What is the most popular programming on television this summer? What network is most attracting viewers’ attention with all the choices out there?
Is it NBC on the back of its hit reality show America’s Got Talent?
Is it CBS and its collection of shows popular with all ages, from Big Brother to 60 Minutes?
Is it ABC with shows like The Bachelorette? Or Fox with MasterChef and Hell’s Kitchen?
Perhaps it’s something on cable? Might it be TNT on the back of Major Crimes and Rizzoli and Isles?
Perhaps it’s USA on the back of the insanely popular WWE Raw?
Perhaps it’s seasonal and occasional programming like Shark Week on Discovery or Sharknado 2 on SyFy?
Perhaps it’s whatever ESPN puts on, since sports seems to be the big thing these days?
The correct answer is none of the above.
For 12 of the 24 markets where at least one relevant RSN isn’t embroiled in carriage disputes, the correct answer is the local baseball team on the local RSN, according to Maury Brown’s analysis on Forbes.com.
Several more teams place in the top three, and every single one of the 27 US teams whose RSN isn’t embroiled in carriage disputes ranks in the top nine shows in primetime in their respective markets – regardless of how they’re doing in the standings.
All told, local baseball team games add up to an average 1.99 household rating – and that doesn’t include the viewership the Dodgers and Astros would be getting if they weren’t mired in carriage disputes, or the viewership teams get from outlying markets.
For the record, the 10th-most watched show on cable TV for the week of August 4-10 only managed a 2.2 rating – and at least two shows in the top ten didn’t air in primetime.
Forget about ESPN; it may well be RSNs and the local sports they provide that keep people tied to their cable connection more than anything else.
Out of all national baseball broadcasts in 2013, only four or five of the six World Series games drew a higher rating than Detroit Tigers regular-season games averaged through the 2014 All-Star Break. Only the remaining World Series games beat the regular-season average of the Cardinals and Pirates – and one of those teams was in that World Series. And the World Series was on broadcast, while all those local games were on cable.
Perhaps most tellingly, no sports event on cable that wasn’t a BCS or NFL game drew a better rating in 2013 than the Tigers, Cardinals, and Pirates 2014 regular-season averages.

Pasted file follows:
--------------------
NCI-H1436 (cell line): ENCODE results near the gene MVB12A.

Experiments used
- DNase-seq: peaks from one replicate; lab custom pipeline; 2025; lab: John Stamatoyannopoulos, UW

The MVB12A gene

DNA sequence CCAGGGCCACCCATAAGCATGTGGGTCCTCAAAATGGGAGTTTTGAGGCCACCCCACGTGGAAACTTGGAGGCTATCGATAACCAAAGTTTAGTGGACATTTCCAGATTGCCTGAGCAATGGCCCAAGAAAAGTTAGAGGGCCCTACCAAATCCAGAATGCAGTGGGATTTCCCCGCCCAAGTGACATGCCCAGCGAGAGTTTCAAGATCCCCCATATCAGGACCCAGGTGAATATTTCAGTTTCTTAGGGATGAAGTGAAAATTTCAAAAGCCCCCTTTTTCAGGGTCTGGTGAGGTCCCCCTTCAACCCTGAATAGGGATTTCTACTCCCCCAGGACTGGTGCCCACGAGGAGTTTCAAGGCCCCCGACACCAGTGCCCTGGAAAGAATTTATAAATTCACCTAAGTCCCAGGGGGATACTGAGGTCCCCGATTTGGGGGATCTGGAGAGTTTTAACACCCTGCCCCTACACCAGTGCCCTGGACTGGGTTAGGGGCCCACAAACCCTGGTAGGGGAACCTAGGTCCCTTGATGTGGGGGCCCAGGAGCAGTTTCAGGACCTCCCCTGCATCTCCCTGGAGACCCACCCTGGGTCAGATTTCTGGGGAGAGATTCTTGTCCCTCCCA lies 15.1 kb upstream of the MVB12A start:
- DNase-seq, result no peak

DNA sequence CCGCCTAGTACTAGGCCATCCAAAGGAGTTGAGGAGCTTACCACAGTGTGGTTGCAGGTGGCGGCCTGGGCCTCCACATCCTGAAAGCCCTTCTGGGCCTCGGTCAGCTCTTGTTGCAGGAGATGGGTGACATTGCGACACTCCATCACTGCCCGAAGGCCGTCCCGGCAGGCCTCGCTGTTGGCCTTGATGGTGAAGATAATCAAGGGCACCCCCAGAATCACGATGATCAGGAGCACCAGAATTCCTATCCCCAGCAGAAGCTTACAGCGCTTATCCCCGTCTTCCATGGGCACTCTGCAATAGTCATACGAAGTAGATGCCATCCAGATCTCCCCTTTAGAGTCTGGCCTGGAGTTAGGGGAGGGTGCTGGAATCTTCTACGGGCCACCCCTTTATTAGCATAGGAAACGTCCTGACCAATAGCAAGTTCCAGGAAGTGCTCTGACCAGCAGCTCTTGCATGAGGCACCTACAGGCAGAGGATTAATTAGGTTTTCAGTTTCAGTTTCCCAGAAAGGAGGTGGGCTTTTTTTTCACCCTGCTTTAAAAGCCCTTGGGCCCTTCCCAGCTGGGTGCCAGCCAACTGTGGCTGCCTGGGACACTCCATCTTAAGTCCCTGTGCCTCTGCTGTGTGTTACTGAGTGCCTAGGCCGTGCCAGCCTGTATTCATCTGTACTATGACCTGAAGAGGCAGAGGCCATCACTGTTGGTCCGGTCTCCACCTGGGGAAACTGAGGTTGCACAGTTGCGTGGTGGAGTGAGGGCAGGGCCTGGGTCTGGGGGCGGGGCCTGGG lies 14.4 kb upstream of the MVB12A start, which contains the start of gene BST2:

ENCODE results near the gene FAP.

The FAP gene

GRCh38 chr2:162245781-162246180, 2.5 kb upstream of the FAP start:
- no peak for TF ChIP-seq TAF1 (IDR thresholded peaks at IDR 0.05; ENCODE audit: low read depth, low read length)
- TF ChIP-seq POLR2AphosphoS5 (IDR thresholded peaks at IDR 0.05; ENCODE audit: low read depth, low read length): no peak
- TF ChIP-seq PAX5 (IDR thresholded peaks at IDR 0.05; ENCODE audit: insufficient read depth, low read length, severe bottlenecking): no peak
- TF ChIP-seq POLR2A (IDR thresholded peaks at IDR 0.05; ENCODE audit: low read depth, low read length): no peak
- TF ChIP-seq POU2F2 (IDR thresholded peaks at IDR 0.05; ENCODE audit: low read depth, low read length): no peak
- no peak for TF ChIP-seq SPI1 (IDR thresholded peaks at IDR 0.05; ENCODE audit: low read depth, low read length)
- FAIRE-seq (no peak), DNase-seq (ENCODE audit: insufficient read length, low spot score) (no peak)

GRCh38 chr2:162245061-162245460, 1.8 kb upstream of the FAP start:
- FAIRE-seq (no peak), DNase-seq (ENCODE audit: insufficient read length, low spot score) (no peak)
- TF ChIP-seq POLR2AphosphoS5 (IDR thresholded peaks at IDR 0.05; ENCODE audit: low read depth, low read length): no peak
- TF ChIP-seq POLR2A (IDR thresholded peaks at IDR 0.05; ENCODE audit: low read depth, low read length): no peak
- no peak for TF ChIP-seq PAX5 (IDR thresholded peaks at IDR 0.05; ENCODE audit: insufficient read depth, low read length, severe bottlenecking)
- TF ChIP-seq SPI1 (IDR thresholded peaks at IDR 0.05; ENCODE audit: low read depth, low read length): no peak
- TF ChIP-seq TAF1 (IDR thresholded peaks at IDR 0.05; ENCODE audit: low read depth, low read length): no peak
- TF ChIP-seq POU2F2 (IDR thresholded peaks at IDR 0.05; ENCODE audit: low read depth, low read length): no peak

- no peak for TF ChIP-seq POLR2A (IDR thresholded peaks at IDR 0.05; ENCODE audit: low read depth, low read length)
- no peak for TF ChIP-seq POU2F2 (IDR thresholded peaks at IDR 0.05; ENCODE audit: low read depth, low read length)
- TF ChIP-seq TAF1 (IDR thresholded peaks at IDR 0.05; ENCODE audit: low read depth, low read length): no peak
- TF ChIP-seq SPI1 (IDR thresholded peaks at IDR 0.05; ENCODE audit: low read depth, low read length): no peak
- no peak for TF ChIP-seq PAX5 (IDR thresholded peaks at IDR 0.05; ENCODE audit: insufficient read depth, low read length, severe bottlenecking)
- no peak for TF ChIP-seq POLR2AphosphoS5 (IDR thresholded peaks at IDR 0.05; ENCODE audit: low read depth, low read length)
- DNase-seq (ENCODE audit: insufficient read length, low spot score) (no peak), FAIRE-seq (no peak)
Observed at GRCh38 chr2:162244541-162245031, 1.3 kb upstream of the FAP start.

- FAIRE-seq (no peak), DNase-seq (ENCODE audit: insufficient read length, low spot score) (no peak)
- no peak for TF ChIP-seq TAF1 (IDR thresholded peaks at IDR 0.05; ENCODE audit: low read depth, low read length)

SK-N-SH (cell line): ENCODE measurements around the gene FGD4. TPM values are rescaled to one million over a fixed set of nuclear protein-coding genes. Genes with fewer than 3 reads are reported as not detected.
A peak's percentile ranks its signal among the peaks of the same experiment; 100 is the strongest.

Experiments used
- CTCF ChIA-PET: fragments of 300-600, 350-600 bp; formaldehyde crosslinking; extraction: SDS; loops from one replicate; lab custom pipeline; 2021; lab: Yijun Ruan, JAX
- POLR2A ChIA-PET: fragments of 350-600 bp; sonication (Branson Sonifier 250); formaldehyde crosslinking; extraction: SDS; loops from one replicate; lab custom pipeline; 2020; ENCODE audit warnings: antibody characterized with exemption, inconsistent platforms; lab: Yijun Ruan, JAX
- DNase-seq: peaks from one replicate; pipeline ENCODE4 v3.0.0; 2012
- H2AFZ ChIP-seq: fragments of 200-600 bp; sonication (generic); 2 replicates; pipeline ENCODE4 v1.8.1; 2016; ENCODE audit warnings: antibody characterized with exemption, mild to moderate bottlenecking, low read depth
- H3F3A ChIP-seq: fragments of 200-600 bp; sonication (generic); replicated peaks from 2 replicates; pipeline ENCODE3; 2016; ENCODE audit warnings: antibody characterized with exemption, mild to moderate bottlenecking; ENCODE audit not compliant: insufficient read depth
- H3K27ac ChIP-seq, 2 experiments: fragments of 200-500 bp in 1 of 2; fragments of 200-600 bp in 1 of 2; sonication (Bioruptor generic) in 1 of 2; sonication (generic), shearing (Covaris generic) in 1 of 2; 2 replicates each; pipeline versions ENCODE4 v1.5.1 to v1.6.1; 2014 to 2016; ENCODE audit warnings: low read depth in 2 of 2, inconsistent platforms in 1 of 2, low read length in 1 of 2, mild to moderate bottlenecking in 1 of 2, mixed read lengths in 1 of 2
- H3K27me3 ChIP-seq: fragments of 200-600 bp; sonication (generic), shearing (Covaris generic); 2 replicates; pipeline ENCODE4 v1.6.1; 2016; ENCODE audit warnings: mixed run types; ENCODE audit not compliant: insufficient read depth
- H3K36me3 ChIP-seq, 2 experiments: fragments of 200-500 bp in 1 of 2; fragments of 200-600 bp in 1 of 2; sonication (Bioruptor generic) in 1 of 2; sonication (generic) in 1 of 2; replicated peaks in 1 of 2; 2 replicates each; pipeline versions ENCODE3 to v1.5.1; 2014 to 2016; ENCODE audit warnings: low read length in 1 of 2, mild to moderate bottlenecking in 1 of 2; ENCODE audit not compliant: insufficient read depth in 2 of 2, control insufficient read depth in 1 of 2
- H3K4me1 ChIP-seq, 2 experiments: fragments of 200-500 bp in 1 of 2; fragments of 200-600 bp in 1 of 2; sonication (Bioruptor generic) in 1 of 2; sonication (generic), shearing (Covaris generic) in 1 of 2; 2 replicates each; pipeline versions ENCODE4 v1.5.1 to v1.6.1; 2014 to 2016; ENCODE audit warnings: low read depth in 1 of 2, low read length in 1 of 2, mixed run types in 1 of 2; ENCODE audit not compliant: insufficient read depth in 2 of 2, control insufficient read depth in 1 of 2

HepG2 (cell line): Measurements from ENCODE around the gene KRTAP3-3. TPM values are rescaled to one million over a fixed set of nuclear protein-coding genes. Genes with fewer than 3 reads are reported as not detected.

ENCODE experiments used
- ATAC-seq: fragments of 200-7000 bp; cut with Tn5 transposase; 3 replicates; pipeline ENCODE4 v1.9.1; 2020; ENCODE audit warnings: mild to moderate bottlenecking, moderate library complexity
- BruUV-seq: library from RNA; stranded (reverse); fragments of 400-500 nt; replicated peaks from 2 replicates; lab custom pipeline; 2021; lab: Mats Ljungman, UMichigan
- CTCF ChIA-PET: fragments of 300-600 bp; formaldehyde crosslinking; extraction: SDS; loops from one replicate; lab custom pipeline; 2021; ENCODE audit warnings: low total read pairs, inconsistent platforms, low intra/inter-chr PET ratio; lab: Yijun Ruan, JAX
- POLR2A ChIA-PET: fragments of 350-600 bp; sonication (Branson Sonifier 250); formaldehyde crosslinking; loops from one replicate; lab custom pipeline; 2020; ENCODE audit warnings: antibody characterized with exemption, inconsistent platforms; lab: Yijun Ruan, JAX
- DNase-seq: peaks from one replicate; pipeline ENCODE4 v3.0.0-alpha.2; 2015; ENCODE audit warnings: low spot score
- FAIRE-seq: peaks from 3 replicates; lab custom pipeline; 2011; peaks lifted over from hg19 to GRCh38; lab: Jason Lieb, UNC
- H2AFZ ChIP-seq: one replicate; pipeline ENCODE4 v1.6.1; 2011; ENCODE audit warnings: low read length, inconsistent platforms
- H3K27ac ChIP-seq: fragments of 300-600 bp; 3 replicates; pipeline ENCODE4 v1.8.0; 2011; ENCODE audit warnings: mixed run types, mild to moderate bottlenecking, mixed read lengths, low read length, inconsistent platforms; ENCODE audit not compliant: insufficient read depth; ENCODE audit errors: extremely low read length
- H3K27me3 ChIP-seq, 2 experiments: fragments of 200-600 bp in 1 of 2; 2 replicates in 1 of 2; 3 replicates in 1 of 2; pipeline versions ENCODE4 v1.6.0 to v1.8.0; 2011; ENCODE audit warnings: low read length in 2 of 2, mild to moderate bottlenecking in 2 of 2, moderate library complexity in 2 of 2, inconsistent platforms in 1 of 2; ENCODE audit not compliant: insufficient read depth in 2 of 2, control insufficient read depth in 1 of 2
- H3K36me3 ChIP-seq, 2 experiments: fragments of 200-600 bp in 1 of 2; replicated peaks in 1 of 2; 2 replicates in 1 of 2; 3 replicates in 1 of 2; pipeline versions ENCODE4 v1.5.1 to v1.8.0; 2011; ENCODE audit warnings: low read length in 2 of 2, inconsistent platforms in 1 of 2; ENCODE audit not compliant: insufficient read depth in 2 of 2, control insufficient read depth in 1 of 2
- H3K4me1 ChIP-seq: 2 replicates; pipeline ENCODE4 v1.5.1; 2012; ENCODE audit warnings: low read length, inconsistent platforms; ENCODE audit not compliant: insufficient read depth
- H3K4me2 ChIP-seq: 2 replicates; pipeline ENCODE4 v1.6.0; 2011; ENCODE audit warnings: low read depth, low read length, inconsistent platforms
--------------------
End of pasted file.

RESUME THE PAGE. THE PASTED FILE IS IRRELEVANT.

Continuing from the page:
For all that I complain about the BCS (and now the CFP) and the Final Four moving to cable, perhaps it is the absence of local Major League Baseball games on broadcast television that is the real crime. Of the many reasons why I hate the existence of “MyNetworkTV”, perhaps one of the bigger ones is that it should not have been necessary to provide programming to fill the hole on stations left behind by the CW merger. Local sports, especially baseball in summer, could have more than sufficed – if those stations were willing and able to acquire it.
By the way, MyNetworkTV was founded in 2006, two years before the BCS deal that first opened my eyes to cable’s unfair advantages over broadcast and made me worried about the march of sports events to cable.
Which brings me back to the question in the title of this post: When and how did broadcast television lose the battle to cable?
Was it the advent of the dual-revenue stream pioneered by ESPN? Was it when UPN and the WB were founded, giving formerly independent stations programming commitments that made it harder for them to air local sports? Was it when – implicitly voluntarily – broadcast stations “stopped bidding for sports rights“, surrendering them, the massive ratings they entailed, and what would turn out to be a big chunk of the reason for the existence of all of linear television, to RSNs that would in turn keep people tied to their cable connection? Was it when the CW merger happened and the stations left behind formed and/or joined MyNetworkTV rather than face an uncertain future – one that could have made them far more relevant than any alternative?
Whenever it happened, one thing is clear: the disappearance of local baseball from broadcast television is one of the great underrated stories of the rise of cable, and one of the great missed opportunities of the past few decades for broadcast – and still represents perhaps broadcast television’s greatest opportunity for relevance going forward. I still think the stations exist to support a true fifth broadcast network – in large part due to stations that held steadfastly to their independence rather than join the Fox network when it launched. But given this, I’m no longer sure how many of them would want to.